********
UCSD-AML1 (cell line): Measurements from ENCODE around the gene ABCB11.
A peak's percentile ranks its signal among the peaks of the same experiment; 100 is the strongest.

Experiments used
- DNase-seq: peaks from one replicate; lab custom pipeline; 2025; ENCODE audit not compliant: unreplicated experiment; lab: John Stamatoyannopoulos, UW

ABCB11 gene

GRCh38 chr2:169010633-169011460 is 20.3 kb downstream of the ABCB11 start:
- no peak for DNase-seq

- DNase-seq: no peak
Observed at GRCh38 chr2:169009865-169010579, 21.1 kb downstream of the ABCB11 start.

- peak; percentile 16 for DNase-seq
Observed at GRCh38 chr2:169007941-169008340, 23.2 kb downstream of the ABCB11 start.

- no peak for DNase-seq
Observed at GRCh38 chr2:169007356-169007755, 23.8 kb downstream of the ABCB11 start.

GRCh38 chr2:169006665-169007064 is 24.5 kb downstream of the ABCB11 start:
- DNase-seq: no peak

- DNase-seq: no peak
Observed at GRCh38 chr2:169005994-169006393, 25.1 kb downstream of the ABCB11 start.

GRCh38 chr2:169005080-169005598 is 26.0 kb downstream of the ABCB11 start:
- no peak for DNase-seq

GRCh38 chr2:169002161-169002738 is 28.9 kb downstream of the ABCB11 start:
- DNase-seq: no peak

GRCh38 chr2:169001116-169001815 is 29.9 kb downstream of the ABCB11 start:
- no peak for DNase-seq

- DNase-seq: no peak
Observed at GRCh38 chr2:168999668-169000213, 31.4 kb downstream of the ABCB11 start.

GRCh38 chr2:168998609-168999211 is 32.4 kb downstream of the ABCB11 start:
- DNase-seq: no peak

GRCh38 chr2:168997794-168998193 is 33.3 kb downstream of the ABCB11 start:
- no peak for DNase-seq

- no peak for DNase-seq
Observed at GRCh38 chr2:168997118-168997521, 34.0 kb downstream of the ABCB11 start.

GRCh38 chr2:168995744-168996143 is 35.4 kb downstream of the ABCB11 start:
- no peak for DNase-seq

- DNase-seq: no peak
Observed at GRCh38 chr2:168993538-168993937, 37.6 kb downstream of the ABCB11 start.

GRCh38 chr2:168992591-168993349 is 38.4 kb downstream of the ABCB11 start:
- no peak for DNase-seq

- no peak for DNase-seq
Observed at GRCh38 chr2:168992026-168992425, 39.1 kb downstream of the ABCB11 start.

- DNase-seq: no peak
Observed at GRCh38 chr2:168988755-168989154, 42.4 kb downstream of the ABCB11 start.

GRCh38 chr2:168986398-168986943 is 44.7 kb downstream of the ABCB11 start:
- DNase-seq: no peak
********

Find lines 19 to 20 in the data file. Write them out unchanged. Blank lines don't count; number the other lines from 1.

- no peak for DNase-seq

GRCh38 chr2:169002161-169002738 is 28.9 kb downstream of the ABCB11 start: